NAIROBI, Kenya, Jan 18 – Teachers look all set to go on with their nationwide strike on Monday after officials from the national union snubbed a last-ditch attempt by the Education Ministry to thrash out a conclusive deal on their promised pay-hike.,
In the meeting slated for Sunday afternoon, Education Minister Sam Ongeri and Kenya National Union of Teachers’ representatives were expected to sign a Memorandum of Understanding for the disputed pay rise to be paid in three phases.
But Mr Ongeri said the KNUT officials failed to show up and efforts to reach them on phone were futile.
The Minister branded the strike as illegal and promised that they were ready to take tough action against the teachers who proceed on strike.
“The employer is entitled to take the proper disciplinary action against any person who takes part in the illegal strike. The employer will also withhold the salary and all other benefits of any teacher who takes part,” he warned.
Mr Ongeri said the government had done its best by offering a Sh17 billion pay deal to be implemented in three phases, which he said was the highest figure ever granted to any institution after negotiations with the government.
“In awarding salaries to employees of various government organisations, one takes into account how the economy is performing.”
“Initially, the offer on the table was to be implemented in six years, they (Union) rejected the offer at five years and then through extensive government consultations, it was reduced to four years and at further intervention, the ministry reduced it to three years,” he laid down
The major issues in contention are the harmonisation of teachers’ salaries with those of other civil servants, a phased implementation of the pay hike and effective dates of implementation.
The Minister had on Friday written a proposal to KNUT which it was supposed to respond to in writing or physically show up on Sunday, but the union has done neither.
“Kenyans ought to know that there have been several informal meetings going on till late in the night in order to broker an acceptable solution to this problem – and the latest being that KNUT on its own proposed a payment schedule in three instalments of 35 percent, 35 percent and 30 percent which the government accepted and prepared an implementation schedule,” he revealed.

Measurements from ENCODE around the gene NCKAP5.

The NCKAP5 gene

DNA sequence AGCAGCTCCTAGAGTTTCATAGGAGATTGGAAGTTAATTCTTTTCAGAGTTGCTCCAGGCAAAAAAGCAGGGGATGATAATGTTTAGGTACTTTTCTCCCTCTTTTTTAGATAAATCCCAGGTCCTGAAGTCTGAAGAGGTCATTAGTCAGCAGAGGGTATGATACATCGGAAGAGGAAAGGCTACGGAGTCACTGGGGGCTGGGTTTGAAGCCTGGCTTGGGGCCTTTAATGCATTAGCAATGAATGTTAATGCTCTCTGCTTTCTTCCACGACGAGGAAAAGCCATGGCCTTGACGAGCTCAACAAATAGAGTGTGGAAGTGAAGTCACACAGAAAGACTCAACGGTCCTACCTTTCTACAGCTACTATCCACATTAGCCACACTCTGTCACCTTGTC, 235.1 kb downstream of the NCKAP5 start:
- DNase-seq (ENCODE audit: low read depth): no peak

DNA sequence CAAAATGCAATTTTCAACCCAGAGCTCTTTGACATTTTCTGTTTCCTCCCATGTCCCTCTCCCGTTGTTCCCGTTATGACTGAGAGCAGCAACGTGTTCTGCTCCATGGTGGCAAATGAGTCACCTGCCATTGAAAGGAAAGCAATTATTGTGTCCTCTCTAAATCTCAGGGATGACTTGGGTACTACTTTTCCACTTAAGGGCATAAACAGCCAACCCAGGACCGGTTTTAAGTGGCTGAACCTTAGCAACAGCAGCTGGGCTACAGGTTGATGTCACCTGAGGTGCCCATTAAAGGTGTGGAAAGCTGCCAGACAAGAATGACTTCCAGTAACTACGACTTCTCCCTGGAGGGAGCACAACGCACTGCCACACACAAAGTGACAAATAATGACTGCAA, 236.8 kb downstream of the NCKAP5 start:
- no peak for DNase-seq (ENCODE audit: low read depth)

The Minister added that the same was communicated to the union in writing on Friday and they were requested to react to the proposal in writing and he offered to meet with them Sunday afternoon (2pm)
“We were all (Ministry officials) here by 1pm; it’s now past 4pm and because the Kenyan public has interest to know the fate of these negotiations, I am now obliged as the Minister for Education to issue the government position.”
The government and KNUT have been engaged in a showdown since 1997 when they negotiated for a pay rise that was to be implemented in phases, but the government did keep their part of the deal.
Meanwhile, two KNUT officials and one teacher in Meru South were arrested on Sunday afternoon for alleged incitement, and locked up at Chuka police station.
They were arrested while driving around in a car fitted with a Public Address system, encouraging teachers not to cowed into going to work on Monday, and asking them to proceed with the strike.
The trio was arrested in Chuka town at about 3pm and an attempt by about 50 teachers to demand their unconditional release flopped after the Chuka Officer Commanding Station turned them away, telling them to seek audience with the area police boss Tom Mutisya.
Mr Mutisya said the three would be charged on Monday with incitement.
Teachers have vowed to go on with the strike and several officials of KNUT have called on parents not to take their children to school on Monday.
But at the same time, the Teachers’ Service Commission has declared the mass action illegal and has obtained a court order restraining KNUT from holding a nationwide strike that is scheduled to start on Monday.
The Industrial Court issued the injunction blocking the strike until a case regarding a raging salary dispute before the court is heard and determined on Tuesday.
“The applicant is listed for hearing, before Judge Isaac Mukunya on 20th January 2009 at 2.15pm,” read in part the notice signed by the court’s Registrar Hellen Wasilwa.
TSC moved to court on Friday under a certificate of urgency to restrain the Union from calling on its members, employees of the commission, to join in the strike.
However court process servers, who had gone to serve the union’s officials on Saturday morning, pasted the notice on the main entrance of the KNUT headquarters after they were denied entry.
“We came to serve the order from the Industrial Court, which is barring KNUT from the strike scheduled for 19th (of January) but we don’t have access to the premises,” one of the court servers complained.
The development came a day after a ‘Conciliation Committee’ was appointed by Labour Minister John Munyes to arbitrate the teachers pay dispute.